Journal of Pest Science

, Volume 92, Issue 2, pp 805–821 | Cite as

Evaluation of two invasive plant invaders in Europe (Solidago canadensis and Solidago gigantea) as possible sources of botanical insecticides

  • Giovanni BenelliEmail author
  • Roman Pavela
  • Kevin Cianfaglione
  • David U. Nagy
  • Angelo Canale
  • Filippo Maggi
Original Paper


Solidago gigantea and Solidago canadensis (Asteraceae) are two invasive weeds native to North America and introduced in Europe and Asia, where they are spreading quickly threatening the stability of local secondary ecosystems. These two plant invaders may represent an ideal bioresource to be exploited for production of green pesticides. Therefore, herein we evaluated the efficacy of the essential oils (EOs) obtained from their different parts, i.e. leaves, inflorescences and roots, against Culex quinquefasciatus, Spodoptera littoralis and Musca domestica. The essential oil composition was investigated by gas chromatographic–mass spectrometry (GC–MS) analysis. S. canadensis leaf EO was the most toxic to C. quinquefasciatus, with a LC50 of 89.3 μl L−1. The two most effective oils against M. domestica adults were S. canadensis leaf and flower EOs, with LD50 values of 206.9 and 207.1 μg adult−1, respectively. Three EOs highly toxic to S. littoralis were also identified, namely S. gigantea leaf EO, S. canadensis leaf EO and S. gigantea flower EO, with LD50 values of 84.5, 98.9 and 107.4 μg larva−1, respectively. Since the S. canadensis leaf EO was the only green product effective against all the tested insect pests, we selected it for non-target toxicity assays on Eisenia fetida earthworms, along with the leaf EO from S. gigantea. Both the S. canadensis and S. gigantea leaf EOs did not led to mortality of E. fetida adult earthworms, at variance with the positive control α-cypermethrin, allowing us to propose them for pest control purposes in IPM and organic farming.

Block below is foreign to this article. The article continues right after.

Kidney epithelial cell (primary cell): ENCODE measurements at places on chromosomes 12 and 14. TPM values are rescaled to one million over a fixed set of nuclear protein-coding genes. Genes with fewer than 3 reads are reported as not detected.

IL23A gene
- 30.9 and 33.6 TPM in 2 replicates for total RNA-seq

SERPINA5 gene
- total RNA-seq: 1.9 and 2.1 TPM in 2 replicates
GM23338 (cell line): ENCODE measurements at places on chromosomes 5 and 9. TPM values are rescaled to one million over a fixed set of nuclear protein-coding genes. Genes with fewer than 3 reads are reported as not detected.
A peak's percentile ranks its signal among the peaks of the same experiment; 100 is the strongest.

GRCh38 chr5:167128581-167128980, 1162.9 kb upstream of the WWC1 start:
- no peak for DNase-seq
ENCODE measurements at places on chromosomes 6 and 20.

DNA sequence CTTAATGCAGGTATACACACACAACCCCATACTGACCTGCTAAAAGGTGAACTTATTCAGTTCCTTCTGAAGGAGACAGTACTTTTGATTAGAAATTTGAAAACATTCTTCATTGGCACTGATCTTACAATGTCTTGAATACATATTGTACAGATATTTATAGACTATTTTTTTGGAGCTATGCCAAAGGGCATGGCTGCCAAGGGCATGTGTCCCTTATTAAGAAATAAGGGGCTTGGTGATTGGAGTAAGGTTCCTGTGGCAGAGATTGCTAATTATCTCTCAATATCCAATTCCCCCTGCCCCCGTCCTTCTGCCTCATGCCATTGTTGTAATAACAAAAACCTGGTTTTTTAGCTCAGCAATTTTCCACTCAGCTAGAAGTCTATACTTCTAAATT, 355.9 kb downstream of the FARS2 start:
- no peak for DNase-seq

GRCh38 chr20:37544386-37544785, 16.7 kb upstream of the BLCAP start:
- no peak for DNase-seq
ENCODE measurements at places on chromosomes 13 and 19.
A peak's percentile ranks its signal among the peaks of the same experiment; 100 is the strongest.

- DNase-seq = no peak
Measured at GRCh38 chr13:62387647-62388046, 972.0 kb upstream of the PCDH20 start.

Essential oil Culex quinquefasciatus Insect pest Mosquito vector control Musca domestica Spodoptera littoralis 



The authors are grateful to University of Camerino (Fondo di Ateneo per la Ricerca, FAR 2014/2015, FPI 000044) for financial support. Dr. R. Pavela would like to thank the Ministry of Agriculture of the Czech Republic for its financial support concerning botanical pesticide and basic substances research (Project MZE-RO0418).

Compliance with ethical standards

Conflict of interest

The authors declare no conflict of interest.

Animals and human rights

All applicable international and national guidelines for the care and use of animals were followed. All procedures performed in studies involving animals were in accordance with the ethical standards of the institution or practice at which the studies were conducted.

Ethical approval

This article does not contain any studies with human participants performed by any of the authors.


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Copyright information

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Authors and Affiliations

  1. 1.Department of Agriculture, Food and EnvironmentUniversity of PisaPisaItaly
  2. 2.Crop Research InstitutePragueCzech Republic
  3. 3.Faculty of Agrobiology, Food and Natural ResourcesCzech University of Life Sciences PraguePraha 6 – SuchdolCzech Republic
  4. 4.EA7462 Géoarchitecture, UFR Sciences & TechniquesUniversité de Bretagne OccidentaleBrestFrance
  5. 5.School of Biosciences and Veterinary MedicineUniversity of CamerinoCamerinoItaly
  6. 6.Department of Genetics and Molecular Biology, Faculty of SciencesUniversity of PécsPecsHungary
  7. 7.School of PharmacyUniversity of CamerinoCamerinoItaly

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